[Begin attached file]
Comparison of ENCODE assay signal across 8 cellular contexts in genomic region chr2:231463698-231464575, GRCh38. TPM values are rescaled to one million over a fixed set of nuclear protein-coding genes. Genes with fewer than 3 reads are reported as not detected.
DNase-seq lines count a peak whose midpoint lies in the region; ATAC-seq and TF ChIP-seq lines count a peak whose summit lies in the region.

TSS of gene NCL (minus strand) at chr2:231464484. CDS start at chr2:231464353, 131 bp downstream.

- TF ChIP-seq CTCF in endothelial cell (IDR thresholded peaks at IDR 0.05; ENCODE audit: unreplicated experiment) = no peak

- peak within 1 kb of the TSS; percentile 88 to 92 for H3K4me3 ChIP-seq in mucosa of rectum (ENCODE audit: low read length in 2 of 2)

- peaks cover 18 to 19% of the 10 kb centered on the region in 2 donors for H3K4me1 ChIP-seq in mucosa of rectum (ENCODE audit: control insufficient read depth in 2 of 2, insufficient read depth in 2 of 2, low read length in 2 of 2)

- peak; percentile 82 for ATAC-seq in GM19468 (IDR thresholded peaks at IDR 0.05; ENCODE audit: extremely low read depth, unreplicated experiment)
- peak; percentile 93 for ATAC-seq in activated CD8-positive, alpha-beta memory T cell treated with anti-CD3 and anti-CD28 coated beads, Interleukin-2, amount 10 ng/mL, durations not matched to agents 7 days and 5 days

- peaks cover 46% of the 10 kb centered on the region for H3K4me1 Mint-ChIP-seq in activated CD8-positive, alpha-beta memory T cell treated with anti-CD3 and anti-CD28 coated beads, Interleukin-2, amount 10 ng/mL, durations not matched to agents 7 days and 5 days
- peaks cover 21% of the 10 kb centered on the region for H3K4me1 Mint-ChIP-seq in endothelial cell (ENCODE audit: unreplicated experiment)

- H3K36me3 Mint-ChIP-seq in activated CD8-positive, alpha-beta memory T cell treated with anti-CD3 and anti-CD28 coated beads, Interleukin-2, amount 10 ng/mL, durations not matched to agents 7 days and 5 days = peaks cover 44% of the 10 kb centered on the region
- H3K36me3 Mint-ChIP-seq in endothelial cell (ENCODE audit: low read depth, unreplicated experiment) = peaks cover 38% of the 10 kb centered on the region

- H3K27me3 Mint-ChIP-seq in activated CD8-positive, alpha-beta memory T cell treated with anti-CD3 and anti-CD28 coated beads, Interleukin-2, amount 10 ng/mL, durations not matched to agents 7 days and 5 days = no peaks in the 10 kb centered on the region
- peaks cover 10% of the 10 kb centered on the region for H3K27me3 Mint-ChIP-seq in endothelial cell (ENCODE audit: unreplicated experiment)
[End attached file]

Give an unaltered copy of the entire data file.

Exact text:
Comparison of ENCODE assay signal across 8 cellular contexts in genomic region chr2:231463698-231464575, GRCh38. TPM values are rescaled to one million over a fixed set of nuclear protein-coding genes. Genes with fewer than 3 reads are reported as not detected.
DNase-seq lines count a peak whose midpoint lies in the region; ATAC-seq and TF ChIP-seq lines count a peak whose summit lies in the region.

TSS of gene NCL (minus strand) at chr2:231464484. CDS start at chr2:231464353, 131 bp downstream.

- TF ChIP-seq CTCF in endothelial cell (IDR thresholded peaks at IDR 0.05; ENCODE audit: unreplicated experiment) = no peak

- peak within 1 kb of the TSS; percentile 88 to 92 for H3K4me3 ChIP-seq in mucosa of rectum (ENCODE audit: low read length in 2 of 2)

- peaks cover 18 to 19% of the 10 kb centered on the region in 2 donors for H3K4me1 ChIP-seq in mucosa of rectum (ENCODE audit: control insufficient read depth in 2 of 2, insufficient read depth in 2 of 2, low read length in 2 of 2)

- peak; percentile 82 for ATAC-seq in GM19468 (IDR thresholded peaks at IDR 0.05; ENCODE audit: extremely low read depth, unreplicated experiment)
- peak; percentile 93 for ATAC-seq in activated CD8-positive, alpha-beta memory T cell treated with anti-CD3 and anti-CD28 coated beads, Interleukin-2, amount 10 ng/mL, durations not matched to agents 7 days and 5 days

- peaks cover 46% of the 10 kb centered on the region for H3K4me1 Mint-ChIP-seq in activated CD8-positive, alpha-beta memory T cell treated with anti-CD3 and anti-CD28 coated beads, Interleukin-2, amount 10 ng/mL, durations not matched to agents 7 days and 5 days
- peaks cover 21% of the 10 kb centered on the region for H3K4me1 Mint-ChIP-seq in endothelial cell (ENCODE audit: unreplicated experiment)

- H3K36me3 Mint-ChIP-seq in activated CD8-positive, alpha-beta memory T cell treated with anti-CD3 and anti-CD28 coated beads, Interleukin-2, amount 10 ng/mL, durations not matched to agents 7 days and 5 days = peaks cover 44% of the 10 kb centered on the region
- H3K36me3 Mint-ChIP-seq in endothelial cell (ENCODE audit: low read depth, unreplicated experiment) = peaks cover 38% of the 10 kb centered on the region

- H3K27me3 Mint-ChIP-seq in activated CD8-positive, alpha-beta memory T cell treated with anti-CD3 and anti-CD28 coated beads, Interleukin-2, amount 10 ng/mL, durations not matched to agents 7 days and 5 days = no peaks in the 10 kb centered on the region
- peaks cover 10% of the 10 kb centered on the region for H3K27me3 Mint-ChIP-seq in endothelial cell (ENCODE audit: unreplicated experiment)